Merry and Bright - Planning for After Break

How many of you see Christmas/winter break as a finish line of sorts? (I can make it, I can make it, I can make it...) I will admit that I do, too. Especially since this year my Christmas break will include a trip to the Rose Bowl!!
However, I have found that being ready for the first day back before I walk run out of the door makes all the difference in how well I'm able to truly enjoy the break. When I was commuting over fifty miles a day, the thought of going in over break did not appeal to me. So I made myself be ready for that day before I left town. Turns out, knowing that I didn't have to worry about what I was going to do the first day back really allowed me to relax over break.

The first thing I always do is give students this graphic organizer. {It's a free download.}
It allows students to share all of their break stories and get it all out of their systems. I have it ready on their desks and give them 10-15 minutes to write/draw something in each section. Then I draw names and students are able to share one thing from their organizers. Sometimes I also allow them to share in small groups for a few minutes.

Once that urge to share every little detail has passed, I usually jump right back into the routine. The fact that we come back on a Monday this year helps with that, but sometimes we come back mid-week. Or maybe some of you don't want to dive into subtraction of mixed numbers with unlike denominators right away. Or maybe you need something different to make it until break. In that case, I have found some freebies that may help you keep students engaged until break or ease back into the school routine.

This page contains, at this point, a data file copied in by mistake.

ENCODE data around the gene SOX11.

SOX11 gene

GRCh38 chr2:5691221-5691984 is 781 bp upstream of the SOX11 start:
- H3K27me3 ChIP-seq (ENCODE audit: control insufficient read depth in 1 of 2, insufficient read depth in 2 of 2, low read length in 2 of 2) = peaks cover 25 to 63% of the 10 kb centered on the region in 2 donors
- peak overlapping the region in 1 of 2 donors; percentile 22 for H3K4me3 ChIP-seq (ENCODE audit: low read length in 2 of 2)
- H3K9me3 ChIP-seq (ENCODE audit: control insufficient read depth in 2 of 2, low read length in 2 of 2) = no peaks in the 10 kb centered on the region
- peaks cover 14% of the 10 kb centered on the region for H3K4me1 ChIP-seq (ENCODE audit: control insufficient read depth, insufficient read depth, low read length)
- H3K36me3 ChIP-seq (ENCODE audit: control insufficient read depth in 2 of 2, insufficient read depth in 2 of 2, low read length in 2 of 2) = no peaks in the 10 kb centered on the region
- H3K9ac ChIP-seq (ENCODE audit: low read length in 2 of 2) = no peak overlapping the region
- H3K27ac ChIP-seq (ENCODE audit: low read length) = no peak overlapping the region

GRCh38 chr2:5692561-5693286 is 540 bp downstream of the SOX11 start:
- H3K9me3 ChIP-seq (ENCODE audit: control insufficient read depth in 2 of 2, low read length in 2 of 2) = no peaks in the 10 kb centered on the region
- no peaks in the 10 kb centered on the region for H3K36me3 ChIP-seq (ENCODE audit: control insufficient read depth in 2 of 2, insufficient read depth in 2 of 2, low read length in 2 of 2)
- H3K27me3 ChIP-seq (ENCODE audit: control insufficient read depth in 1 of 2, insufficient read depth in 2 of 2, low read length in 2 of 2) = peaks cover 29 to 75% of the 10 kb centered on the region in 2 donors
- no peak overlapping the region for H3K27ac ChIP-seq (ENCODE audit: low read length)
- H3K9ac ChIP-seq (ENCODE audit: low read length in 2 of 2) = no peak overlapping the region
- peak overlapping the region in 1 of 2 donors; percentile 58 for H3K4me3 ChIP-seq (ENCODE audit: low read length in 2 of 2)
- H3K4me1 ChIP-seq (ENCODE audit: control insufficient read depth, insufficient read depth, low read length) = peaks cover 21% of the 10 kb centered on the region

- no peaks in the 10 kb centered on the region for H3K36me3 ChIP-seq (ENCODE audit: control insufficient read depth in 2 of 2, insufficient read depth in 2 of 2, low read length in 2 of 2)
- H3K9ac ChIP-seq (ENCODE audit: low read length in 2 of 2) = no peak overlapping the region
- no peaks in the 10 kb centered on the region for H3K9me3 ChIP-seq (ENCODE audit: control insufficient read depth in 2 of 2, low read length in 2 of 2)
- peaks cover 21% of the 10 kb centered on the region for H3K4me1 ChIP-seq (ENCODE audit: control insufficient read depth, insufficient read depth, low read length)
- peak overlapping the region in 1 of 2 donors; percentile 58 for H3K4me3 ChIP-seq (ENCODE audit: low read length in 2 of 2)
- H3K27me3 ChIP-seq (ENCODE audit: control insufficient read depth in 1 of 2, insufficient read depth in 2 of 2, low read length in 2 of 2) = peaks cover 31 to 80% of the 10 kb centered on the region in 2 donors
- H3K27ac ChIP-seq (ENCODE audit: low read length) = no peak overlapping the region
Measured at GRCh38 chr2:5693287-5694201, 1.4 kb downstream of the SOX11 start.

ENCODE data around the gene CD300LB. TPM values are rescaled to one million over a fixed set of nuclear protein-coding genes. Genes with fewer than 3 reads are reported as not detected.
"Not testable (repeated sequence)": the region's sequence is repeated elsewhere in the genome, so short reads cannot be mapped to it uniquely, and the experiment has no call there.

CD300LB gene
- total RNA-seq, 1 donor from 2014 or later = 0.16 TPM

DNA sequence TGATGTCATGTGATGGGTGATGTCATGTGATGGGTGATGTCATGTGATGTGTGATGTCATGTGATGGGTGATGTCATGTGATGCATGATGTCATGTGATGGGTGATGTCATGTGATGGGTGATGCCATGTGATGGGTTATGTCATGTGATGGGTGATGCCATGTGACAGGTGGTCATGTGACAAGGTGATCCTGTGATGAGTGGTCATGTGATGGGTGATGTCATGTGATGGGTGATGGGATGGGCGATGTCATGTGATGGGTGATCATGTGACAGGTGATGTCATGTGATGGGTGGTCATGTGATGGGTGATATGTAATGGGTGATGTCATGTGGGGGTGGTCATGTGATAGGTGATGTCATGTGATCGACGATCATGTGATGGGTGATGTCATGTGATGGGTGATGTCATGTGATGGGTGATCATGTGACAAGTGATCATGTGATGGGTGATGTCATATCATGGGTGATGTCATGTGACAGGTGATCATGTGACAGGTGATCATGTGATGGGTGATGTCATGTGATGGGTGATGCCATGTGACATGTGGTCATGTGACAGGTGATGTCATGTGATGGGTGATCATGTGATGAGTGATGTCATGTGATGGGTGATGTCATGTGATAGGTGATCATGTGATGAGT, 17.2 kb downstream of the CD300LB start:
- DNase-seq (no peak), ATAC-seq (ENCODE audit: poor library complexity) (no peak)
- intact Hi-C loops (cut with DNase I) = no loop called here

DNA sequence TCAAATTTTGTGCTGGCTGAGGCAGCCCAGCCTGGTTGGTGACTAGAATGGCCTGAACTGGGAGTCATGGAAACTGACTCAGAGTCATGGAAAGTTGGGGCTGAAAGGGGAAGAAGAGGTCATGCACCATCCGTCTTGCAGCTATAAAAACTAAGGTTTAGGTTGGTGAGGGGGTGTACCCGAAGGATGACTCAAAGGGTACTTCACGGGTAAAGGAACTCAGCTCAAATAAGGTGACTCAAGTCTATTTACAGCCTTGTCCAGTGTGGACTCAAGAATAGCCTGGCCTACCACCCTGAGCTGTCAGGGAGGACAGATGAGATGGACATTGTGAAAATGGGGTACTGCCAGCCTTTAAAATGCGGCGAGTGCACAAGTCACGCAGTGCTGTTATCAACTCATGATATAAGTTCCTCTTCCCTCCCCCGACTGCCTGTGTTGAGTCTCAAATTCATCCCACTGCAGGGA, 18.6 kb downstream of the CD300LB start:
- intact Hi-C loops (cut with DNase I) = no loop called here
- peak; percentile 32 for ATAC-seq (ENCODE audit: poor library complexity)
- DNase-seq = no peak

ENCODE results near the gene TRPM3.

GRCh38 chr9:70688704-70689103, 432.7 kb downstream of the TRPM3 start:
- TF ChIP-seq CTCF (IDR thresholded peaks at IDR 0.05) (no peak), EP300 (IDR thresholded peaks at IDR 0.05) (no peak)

In the meantime, make time for yourself. Whatever makes you feel relaxed. For me, it's a massage. For others (not me), exercise does the trick. This is a season of give, give, give, but remember that you need to take time for you, too.
In the spirit of giving, we have put together a prize bundle to help make your students "bright". These products can be used before or after break.

a Rafflecopter giveaway

Make sure to visit these bloggers for their tips to help keep you merry!


A Twist on Collaborative Writing Using Google Docs

Google Docs is an easy way for students to write collaborative stories.
I needed a short activity to do this week since we weren't starting a new Wonders story for the short week. One of my coworkers shared a fun collaborative story idea. I did mine with a Thanksgiving theme, but you could really do it for any theme.

First, I divided the class into pairs. I gave them five words they had to incorporate into a Thanksgiving story. Then they had ten minutes to initially figure out what they wanted to do with those five words.
After ten minutes, each student got his/her Chromebook. Student A in each pair created a Google doc and shared it with his/her partner. Then partner B went in another room.
Each pair was looking at the same document and started to write the story. The only way they could communicate was through the comments or within the document. It was probably the quietest half-hour I've ever heard with students in my room.

The next day, I gave them five minutes to touch base before they went their separate ways. When the pairs finished, Student A was responsible for turning it in on Google Classroom. I can't wait to read their final products!
Google Docs is an easy way for students to write collaborative stories.


Grinding Corn Revisited